Riverside Manor’s cooks craft a menu of upscale Italian dishes, each served to diners in a renovated nineteenth-century silk mill. Just as a trip to the bookie precedes little-league baseball games, so too must first courses such as chicken wings ($7) or clams oreganata ($8 lunch, $10 dinner) clear the way for a festive entrée. Classic dishes such as rigatoni alla vodka ($10 lunch, $12 dinner) and fettuccini carbonara ($12 lunch, $14 dinner) share space with more exotic fare, including a 10-oz. raw filet mignon served on a 750-degree volcanic stone ($24). A lineup of brick-oven pizzas teaches guests that, unlike pi, pies end, and libations such as red ($5–$13) and white ($5–$12) wines, domestic ($4) and imported ($5) beers, and martinis ($7–$11) accompany the succulent eats.
Operated by veteran restaurateur Peter Sideris (who has worked at New York's Smith & Wollensky), Hamilton & Ward Steakhouse serves meticulously prepared cuisine with world-class Kobe beef, prime beef that been dry-aged for a minimum of 28 days, and high-quality seafoods. Hamilton & Ward's dinner menu is loaded with several scrumptious cuts, from its signature 48-ounce porterhouse for two ($79) to the 32-ounce Flintstone ($54), a bone-in rib eye that'll stimulate Stone Age–era taste buds and tip over most foot-powered cars. Disguised bears, meanwhile, can hunch into their trench coats and break into a few fresh Maine lobsters (market price) or savor the restaurant's grilled Atlantic salmon ($25). Keep first-date conversations lubricated with any of the 400 wines in Hamilton & Ward's exquisite Mediterranean wine cellar, or guarantee a second with a glamorous glass of Louis XIII Black Pearl cognac, the only liquor to have been elected president of a Micronesian island.
El Salvador–born chef Ricardo Cardona got his start busing tables in New York's East Village at just 15. This experience, combined with his Latin roots, inspired Cardona to create an inventive cuisine that melds time-honored Latin recipes with contemporary American, Italian, and Japanese influences. The result is a menu that features such items as lobster-topped Spanish pizza, fried beef and chicharrón sushi, and chicken breast stuffed with Dominican sausage.
In the bar area, patrons perched on overstuffed sofas surrounded by orchids sip signature cocktails such as the Anacaona, a sweet mingling of cherry vodka, simple syrup, and passionfruit juice. The space pulsates with live music on Friday nights, and on Sundays, diners can indulge in two hours of Caribbean brunch buffet food and bottomless mimosa and punch drinks.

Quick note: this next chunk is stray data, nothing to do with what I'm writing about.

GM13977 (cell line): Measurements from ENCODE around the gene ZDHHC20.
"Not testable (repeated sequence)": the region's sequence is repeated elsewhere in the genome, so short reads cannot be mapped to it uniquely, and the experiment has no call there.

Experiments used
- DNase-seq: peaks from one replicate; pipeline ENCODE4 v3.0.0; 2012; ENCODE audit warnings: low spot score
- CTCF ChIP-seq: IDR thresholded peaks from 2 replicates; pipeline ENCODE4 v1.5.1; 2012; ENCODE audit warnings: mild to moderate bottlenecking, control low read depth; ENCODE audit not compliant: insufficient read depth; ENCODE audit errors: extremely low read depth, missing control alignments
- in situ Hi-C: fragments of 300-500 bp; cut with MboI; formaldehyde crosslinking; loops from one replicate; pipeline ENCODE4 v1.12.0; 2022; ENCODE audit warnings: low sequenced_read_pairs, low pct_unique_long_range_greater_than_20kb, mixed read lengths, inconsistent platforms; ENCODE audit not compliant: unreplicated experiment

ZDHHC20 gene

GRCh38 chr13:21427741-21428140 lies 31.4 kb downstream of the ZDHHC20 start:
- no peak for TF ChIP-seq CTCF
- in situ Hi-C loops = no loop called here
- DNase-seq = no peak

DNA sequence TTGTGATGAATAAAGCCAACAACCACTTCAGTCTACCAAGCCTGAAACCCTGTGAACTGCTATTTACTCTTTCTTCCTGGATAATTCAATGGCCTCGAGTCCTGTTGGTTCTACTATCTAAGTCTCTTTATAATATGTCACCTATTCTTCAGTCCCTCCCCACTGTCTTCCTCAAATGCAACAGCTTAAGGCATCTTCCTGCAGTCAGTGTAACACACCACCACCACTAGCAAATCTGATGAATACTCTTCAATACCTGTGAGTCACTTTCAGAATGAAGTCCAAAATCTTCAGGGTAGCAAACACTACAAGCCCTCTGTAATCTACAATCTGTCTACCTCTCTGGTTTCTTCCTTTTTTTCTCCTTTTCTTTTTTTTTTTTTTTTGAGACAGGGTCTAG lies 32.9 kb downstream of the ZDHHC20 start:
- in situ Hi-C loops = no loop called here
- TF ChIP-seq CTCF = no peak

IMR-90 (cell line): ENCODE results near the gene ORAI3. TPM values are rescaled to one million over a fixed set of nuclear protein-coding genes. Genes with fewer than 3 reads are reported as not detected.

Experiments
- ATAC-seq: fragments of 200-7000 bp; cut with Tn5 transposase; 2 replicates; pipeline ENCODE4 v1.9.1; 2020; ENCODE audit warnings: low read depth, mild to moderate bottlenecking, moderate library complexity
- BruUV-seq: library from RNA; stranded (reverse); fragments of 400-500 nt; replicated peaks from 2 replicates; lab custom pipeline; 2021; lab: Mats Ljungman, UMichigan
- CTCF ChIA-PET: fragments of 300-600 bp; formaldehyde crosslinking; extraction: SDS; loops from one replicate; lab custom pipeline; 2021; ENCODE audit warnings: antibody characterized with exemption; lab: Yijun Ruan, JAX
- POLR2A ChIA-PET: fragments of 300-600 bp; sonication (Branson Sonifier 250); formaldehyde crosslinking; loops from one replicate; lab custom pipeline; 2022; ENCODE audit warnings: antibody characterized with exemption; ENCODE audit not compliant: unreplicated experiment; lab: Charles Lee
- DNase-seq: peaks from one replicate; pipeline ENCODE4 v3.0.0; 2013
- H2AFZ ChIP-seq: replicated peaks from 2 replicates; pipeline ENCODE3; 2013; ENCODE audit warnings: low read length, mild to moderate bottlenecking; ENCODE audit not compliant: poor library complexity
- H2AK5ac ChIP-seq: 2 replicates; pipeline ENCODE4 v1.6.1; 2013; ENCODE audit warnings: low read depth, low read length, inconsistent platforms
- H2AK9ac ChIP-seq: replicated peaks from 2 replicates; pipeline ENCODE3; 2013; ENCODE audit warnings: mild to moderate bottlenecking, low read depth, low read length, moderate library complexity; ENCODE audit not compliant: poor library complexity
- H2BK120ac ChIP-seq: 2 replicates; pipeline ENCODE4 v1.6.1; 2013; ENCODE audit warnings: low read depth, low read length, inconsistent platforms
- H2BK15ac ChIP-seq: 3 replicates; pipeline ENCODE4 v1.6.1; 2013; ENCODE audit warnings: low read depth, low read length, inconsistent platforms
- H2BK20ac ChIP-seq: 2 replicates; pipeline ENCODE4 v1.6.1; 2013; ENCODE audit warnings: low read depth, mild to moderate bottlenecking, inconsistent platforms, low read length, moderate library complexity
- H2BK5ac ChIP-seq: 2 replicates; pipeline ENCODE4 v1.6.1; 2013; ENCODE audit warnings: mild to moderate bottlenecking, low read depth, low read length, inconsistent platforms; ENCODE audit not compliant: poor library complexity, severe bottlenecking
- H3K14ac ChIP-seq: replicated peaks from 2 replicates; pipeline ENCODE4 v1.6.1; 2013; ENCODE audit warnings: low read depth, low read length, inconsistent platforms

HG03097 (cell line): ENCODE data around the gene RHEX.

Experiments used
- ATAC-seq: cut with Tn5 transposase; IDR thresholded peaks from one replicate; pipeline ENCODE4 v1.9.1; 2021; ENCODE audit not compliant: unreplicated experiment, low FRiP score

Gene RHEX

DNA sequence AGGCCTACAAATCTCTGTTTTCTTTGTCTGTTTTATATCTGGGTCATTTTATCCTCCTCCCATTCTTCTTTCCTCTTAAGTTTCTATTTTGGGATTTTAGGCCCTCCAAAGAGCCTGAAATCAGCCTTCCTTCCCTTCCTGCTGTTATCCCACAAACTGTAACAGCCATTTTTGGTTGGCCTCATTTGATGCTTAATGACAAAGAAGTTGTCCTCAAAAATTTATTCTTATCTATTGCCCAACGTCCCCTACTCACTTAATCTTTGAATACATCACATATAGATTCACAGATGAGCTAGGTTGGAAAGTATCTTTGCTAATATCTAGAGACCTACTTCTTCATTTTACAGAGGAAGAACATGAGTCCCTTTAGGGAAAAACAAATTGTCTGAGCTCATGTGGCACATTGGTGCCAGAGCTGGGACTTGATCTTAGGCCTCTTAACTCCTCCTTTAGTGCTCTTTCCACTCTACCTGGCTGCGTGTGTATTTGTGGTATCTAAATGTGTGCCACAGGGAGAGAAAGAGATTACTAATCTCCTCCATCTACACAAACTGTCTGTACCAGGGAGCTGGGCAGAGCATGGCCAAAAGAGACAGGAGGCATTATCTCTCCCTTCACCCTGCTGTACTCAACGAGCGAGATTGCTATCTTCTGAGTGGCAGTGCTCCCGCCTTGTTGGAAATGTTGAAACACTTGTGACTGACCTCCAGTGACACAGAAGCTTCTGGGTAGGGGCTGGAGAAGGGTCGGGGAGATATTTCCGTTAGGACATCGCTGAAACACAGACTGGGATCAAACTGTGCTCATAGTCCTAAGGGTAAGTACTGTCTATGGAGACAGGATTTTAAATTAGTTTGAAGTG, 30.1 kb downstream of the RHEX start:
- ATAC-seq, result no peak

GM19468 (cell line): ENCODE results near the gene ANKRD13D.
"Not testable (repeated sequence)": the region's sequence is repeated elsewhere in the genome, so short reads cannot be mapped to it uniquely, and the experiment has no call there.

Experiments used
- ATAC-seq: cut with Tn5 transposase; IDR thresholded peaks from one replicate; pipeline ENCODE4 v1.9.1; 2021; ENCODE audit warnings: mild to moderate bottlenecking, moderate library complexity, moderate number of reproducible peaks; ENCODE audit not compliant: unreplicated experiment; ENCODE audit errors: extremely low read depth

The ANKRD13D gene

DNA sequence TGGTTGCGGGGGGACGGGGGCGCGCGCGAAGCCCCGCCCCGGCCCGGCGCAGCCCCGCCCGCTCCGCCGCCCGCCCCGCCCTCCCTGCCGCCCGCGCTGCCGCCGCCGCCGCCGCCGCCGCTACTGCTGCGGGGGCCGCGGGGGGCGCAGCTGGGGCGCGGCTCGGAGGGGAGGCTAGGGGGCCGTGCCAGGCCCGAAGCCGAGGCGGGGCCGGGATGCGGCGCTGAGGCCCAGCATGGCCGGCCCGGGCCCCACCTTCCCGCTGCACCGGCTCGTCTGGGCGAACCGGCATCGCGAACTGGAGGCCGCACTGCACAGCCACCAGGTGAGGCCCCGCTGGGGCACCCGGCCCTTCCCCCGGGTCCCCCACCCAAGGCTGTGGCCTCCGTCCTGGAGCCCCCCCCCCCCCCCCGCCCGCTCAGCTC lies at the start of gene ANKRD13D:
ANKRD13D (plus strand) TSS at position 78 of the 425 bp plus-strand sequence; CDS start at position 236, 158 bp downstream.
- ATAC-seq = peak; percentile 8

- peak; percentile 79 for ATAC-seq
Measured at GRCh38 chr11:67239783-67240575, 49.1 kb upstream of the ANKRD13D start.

Tropical Juice Bar's menu places the emphasis on healthy, nonprocessed foods, but never at the expense of flavor. Dishes such the Cuban sandwich and the mofongo with garlicky plantains and fried pork skin showcase the essence of the tropics. Ditto on the empanadas, their crispy shells concealing pockets of chicken, beef, or cheese that bulge like the eyes of a surprised cartoon character. And then there are the drinks—juices and smoothies made from 100% freshly squeezed fruits, including passion fruit, tamarind, and orange.
Though people often think of Szechuan-style cuisine as setting the mouth on fire, the dishes at Belmont Dragon are made to order at the customer's desired level of spiciness. Lo mein, chow mein, and fried rice plates—the staff prepares them all with 100% vegetable oil. Not only does the food please the palate, but it pleases the eye as well, so much so that diners often take photos to take to their tattoo artist for their next tatt.
At tables around Grill House, kebabs hang down from hooks above plates, laden with succulent chunks of meat. Around the earth-toned dining room, tables covered with tan linens support plates of shawarma, quail, or ravioli. Elsewhere, diners can exhale hookah smoke redolent of fresh fruit, blowing languid smoke rings and then coaxing smoke tigers to jump through them.